A CDE Definition
The inherent contradiction in the way energy behaves. At the turn of the 20th century, it was believed that light was electromagnetic waves and electrons were particles. By the 1930s, it was determined that light behaves as if it were made up of particles (photons) as well as waves, and electrons also behave like waves. This has driven scientists to drink and is one of the most puzzling phenomena in the universe. See quantum mechanics.
The branch of physics developed in the first part of the 20th century that was highly successful in explaining the behavior of atoms, molecules and nuclei. Developed between 1900 and 1930 and combined with the general and special theory of relativity, it revolutionized the field of physics. The new concepts, which were the particle properties of radiation, the wave properties of matter, quantization of physical properties and the idea that one can no longer know exactly where a single particle such as an electron is at any one instance were necessary to explain all of the new experimental evidence that was available at the time. For example, quantum mechanics explains the behavior of semiconductors which are used to make the myriad devices we use every day. See wave-particle duality and quantum state.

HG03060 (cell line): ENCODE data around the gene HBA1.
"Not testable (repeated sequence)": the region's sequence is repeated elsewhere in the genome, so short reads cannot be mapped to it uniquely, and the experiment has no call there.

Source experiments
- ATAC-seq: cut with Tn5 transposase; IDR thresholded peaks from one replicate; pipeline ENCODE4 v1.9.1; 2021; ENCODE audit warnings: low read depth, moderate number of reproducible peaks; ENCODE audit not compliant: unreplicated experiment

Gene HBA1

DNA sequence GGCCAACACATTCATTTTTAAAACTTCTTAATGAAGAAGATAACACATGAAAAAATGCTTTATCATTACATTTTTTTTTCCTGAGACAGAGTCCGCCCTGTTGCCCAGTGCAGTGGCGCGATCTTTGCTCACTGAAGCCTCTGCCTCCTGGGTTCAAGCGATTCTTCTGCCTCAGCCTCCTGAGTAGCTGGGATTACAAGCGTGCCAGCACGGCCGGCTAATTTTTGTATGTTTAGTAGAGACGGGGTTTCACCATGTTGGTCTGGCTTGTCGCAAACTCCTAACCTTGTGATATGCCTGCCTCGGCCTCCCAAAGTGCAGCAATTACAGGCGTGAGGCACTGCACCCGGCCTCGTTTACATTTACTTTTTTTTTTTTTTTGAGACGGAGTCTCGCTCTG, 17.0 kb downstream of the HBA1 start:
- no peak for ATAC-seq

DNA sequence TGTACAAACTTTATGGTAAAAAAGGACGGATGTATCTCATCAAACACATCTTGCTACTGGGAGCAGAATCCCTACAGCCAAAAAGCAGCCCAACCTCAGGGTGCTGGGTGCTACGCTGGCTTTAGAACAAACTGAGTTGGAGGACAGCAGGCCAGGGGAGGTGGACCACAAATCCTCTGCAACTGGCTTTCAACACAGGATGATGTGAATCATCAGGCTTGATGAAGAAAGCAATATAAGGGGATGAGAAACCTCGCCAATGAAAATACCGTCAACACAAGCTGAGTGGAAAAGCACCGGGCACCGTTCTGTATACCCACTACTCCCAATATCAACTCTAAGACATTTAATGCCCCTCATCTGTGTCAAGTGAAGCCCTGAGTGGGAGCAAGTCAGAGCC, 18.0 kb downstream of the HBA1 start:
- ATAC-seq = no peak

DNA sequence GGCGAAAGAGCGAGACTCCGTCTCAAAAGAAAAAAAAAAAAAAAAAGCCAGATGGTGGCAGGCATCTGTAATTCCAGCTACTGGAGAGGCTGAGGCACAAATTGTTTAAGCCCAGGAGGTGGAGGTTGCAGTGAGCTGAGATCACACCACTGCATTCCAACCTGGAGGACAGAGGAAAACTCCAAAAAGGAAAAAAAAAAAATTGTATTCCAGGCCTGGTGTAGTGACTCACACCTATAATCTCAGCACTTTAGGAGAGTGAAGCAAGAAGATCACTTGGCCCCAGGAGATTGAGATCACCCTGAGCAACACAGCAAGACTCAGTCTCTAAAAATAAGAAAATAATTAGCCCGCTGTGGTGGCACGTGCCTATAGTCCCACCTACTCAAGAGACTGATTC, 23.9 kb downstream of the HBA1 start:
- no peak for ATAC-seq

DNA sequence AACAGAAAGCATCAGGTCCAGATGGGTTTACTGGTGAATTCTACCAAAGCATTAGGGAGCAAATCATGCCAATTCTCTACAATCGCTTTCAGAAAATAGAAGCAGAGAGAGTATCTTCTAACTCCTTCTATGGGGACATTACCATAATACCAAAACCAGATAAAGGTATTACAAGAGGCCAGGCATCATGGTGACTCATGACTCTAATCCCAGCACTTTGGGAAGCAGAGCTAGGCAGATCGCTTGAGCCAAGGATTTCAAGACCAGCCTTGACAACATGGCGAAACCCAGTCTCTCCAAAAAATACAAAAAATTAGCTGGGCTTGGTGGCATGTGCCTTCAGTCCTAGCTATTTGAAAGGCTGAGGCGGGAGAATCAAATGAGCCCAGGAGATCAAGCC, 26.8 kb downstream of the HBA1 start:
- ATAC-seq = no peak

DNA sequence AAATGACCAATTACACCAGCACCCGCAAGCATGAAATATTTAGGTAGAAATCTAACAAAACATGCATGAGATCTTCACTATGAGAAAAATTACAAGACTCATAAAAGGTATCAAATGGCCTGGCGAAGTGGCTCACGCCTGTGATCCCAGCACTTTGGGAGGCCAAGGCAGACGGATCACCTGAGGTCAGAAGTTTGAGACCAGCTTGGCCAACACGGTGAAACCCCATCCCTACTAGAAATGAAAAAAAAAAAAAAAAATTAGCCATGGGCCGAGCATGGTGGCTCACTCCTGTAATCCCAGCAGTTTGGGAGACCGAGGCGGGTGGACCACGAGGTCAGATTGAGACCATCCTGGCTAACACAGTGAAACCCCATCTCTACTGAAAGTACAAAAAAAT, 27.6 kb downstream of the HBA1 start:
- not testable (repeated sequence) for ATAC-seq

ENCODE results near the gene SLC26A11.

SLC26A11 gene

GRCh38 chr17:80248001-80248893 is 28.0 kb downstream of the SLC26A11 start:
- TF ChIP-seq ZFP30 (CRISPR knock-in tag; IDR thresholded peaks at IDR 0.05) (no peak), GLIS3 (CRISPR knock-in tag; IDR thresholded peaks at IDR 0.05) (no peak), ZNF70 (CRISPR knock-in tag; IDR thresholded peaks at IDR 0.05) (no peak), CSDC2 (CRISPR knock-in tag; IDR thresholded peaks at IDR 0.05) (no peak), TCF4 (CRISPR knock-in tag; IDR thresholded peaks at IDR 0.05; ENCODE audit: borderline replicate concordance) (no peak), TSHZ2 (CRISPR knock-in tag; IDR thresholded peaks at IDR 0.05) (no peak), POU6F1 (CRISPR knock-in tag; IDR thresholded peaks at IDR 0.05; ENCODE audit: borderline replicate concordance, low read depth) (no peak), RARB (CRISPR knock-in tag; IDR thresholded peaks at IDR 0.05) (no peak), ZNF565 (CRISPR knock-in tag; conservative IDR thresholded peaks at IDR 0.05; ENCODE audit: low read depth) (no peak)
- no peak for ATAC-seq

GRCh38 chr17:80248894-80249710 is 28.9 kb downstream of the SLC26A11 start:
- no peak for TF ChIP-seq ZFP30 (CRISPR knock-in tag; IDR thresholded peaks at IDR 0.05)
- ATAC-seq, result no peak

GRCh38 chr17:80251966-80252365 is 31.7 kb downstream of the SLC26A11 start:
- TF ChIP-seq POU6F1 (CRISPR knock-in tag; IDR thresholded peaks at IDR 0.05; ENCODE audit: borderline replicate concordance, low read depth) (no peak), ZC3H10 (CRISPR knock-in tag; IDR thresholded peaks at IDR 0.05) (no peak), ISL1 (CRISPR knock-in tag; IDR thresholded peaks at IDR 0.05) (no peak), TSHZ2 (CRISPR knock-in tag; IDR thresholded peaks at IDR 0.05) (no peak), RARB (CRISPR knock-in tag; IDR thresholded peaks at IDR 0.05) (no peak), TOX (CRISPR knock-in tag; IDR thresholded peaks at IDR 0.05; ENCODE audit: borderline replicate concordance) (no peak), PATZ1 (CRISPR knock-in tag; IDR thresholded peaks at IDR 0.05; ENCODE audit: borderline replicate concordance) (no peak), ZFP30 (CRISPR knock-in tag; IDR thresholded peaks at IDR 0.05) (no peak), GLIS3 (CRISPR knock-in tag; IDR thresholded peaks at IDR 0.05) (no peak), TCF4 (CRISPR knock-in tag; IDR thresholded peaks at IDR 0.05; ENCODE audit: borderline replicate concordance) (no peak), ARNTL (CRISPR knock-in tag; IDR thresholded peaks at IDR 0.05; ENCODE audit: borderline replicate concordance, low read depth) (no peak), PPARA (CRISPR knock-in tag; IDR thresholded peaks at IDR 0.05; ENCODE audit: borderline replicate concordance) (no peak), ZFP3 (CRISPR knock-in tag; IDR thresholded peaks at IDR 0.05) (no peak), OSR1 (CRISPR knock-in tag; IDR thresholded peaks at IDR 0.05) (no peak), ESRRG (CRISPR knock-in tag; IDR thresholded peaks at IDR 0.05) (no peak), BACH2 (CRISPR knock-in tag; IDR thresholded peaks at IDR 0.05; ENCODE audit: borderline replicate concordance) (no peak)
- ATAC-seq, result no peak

Following are the important contributors to the foundation of quantum mechanics and the principles they uncovered.
Year Researcher Contribution
1901 Planck Blackbody radiation
1905 Einstein Photoelectric effect
1913 Bohr Spectra theory
1922 Compton Photon scattering
1924 Pauli Exclusion principle
1925 de Broglie Matter waves
1926 Schroedinger Wave equation
1927 Heisenberg Uncertainty principle
1927 Davison & Wave properties of
1927 Born Interpretation of the
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